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The elegant lady with a new sense of buzziness


Rosin Cahill, Miss Limerick North,  Cecila Holman Lee, Sunday Independent Reporter Barry Egan & Nollaig Maloney,

Rosin Cahill, Miss Limerick North, Cecila Holman Lee, Sunday Independent Reporter Barry Egan & Nollaig Maloney,

Rosin Cahill, Miss Limerick North, Cecila Holman Lee, Sunday Independent Reporter Barry Egan & Nollaig Maloney,

The late John McGahern once noted that Ireland was a peculiar society in the sense that it was a 19th-century society up to about 1970 and then it almost bypassed the 20th century. Mike Fitzpatrick - who looks like a character from a vintage Disney movie with his cuddly beard - recalls Limerick in 1970 as being a "bleak place job-wise," but it was ahead of itself in terms of a sense of fun.

"The people were absolutely extraordinary - and remain so to this day. I had great fun at university in Limerick. I was ensconced ​in Dick Devane's when a local wondered up to me and enquired if he could have a sup of my pint. Now that you could describe as community togetherness. I said, 'Work away!'"

Mike, who is the director of Limerick 2020, credits a central characteristic of Limerick people thus: "The Rubberbandits came closest to it with the term 'pure awkward'. We're all kind of pure awkward in some ways in Ireland but we don't admit it. But here in Limerick, you wear your pure awkwardness on your sleeve."

"We can laugh at ourselves. I think it is a Limerick thing," says Vicki O'Toole, the MD of JJ O'Toole's Paper and Plastic Packaging company. "Other counties can't do that."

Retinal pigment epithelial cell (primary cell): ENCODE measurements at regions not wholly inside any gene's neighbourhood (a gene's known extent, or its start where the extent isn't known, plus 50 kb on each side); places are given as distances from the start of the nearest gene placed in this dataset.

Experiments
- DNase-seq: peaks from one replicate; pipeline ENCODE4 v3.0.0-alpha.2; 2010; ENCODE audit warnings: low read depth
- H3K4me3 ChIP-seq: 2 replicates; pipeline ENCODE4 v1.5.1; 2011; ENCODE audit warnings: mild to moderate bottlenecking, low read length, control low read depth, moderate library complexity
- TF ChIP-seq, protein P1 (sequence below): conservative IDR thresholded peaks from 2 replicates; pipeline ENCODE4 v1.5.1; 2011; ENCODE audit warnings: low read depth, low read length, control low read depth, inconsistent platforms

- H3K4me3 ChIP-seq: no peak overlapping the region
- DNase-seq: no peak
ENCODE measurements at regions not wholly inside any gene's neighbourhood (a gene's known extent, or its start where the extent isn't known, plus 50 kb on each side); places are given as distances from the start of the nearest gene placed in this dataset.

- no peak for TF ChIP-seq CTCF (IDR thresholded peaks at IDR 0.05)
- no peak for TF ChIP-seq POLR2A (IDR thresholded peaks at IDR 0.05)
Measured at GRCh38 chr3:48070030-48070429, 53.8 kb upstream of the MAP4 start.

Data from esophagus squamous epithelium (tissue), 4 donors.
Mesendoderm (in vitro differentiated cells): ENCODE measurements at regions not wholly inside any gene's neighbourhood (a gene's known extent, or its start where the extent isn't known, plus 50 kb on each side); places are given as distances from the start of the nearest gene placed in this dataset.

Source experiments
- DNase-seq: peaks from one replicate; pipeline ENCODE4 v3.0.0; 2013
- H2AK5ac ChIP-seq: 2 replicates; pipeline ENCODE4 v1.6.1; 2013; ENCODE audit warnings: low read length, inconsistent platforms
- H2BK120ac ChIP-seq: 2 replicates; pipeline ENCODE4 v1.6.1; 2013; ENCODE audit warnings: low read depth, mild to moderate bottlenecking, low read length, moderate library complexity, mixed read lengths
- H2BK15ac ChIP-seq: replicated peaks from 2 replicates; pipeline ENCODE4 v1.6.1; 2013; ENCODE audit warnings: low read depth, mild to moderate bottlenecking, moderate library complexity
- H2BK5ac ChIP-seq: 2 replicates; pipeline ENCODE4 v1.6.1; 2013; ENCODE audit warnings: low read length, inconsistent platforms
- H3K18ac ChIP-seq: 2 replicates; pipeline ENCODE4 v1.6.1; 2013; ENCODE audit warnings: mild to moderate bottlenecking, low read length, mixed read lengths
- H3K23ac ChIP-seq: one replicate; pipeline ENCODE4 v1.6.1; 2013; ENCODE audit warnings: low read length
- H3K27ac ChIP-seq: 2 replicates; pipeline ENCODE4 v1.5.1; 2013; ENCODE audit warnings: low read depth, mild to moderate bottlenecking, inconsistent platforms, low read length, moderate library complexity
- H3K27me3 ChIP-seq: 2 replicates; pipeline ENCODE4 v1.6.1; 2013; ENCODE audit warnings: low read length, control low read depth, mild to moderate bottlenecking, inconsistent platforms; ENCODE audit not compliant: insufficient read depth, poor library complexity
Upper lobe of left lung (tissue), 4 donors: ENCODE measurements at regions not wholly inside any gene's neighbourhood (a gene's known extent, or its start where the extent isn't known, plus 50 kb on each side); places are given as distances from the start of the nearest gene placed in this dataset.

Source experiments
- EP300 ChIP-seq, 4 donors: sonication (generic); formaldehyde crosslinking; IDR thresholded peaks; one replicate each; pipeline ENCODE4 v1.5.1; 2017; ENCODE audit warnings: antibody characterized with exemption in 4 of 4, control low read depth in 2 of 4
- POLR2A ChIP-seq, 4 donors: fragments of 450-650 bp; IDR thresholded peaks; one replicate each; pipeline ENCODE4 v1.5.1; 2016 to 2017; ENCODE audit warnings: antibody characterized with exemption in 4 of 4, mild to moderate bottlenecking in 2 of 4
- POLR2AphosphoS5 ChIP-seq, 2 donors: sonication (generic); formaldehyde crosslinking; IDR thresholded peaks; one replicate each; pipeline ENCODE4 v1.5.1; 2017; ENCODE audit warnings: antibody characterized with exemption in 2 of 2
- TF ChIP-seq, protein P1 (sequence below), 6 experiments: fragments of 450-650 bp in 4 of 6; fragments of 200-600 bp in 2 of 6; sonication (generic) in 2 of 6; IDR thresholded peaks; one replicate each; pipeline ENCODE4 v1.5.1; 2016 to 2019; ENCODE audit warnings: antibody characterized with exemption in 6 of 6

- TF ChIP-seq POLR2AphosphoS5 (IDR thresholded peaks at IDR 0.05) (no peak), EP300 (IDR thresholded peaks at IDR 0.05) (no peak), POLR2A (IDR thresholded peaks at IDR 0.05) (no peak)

What does 'pure awkward' mean?"

'Pure awkward' is when you are out in a situation that you don't know how to react," answers Rich Anton of the website I Love Limerick - and possibly Limerick's coolest gay man.

Helen O'Donnell, from Sligo, was possibly pure morto when she walked into a shop in Limerick over 30 years ago.

The former honorary national secretary of Fine Gael got engaged to her husband Limerick politician Tom in April, 1984. "So our photograph was on the front of the Limerick Leader," recalls Helen, who now runs the very chic Hunt Museum cafe.

"I thought, 'Where am I going to go to get the paper without being really noticed?' I went into a small paper shop on Catherine Street. Now I am 6ft tall and this small elderly lady was behind the counter.

"She looked at the paper and she didn't look at me at all. Looking at the paper, she said, 'Jaysus! Who's he got engaged to?' I was thinking, 'How am I going to get out of this?' Before I could say anything, the woman said, 'God, she's gone stolen one of our own! ' The woman was still engrossed in the picture on the front page of me and Tom when I handed her the money and I left the shop. And she didn't know any different as I left the shop."

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Fianna Fail's very own local legend, Willie O'Dea, had his own moment of pure awkwardness in Limerick.

"I had just been appointed junior minister. I think it was 1992. That was the year Fianna Fail went in with Labour.

"Dick Spring was our main opponent in opposition. He excoriated Fianna Fail every day in the Dail. People were shocked and the media were genuinely upset that he had gone in with the arch enemy, Fianna Fail, and propped us up for another term.

"So I went out to a rugby match in Greenfields to support Young Munster, a working-class-supported rugby team here. It got to rain. I opened my brolly. Of course, that obscured certain people's view of the match.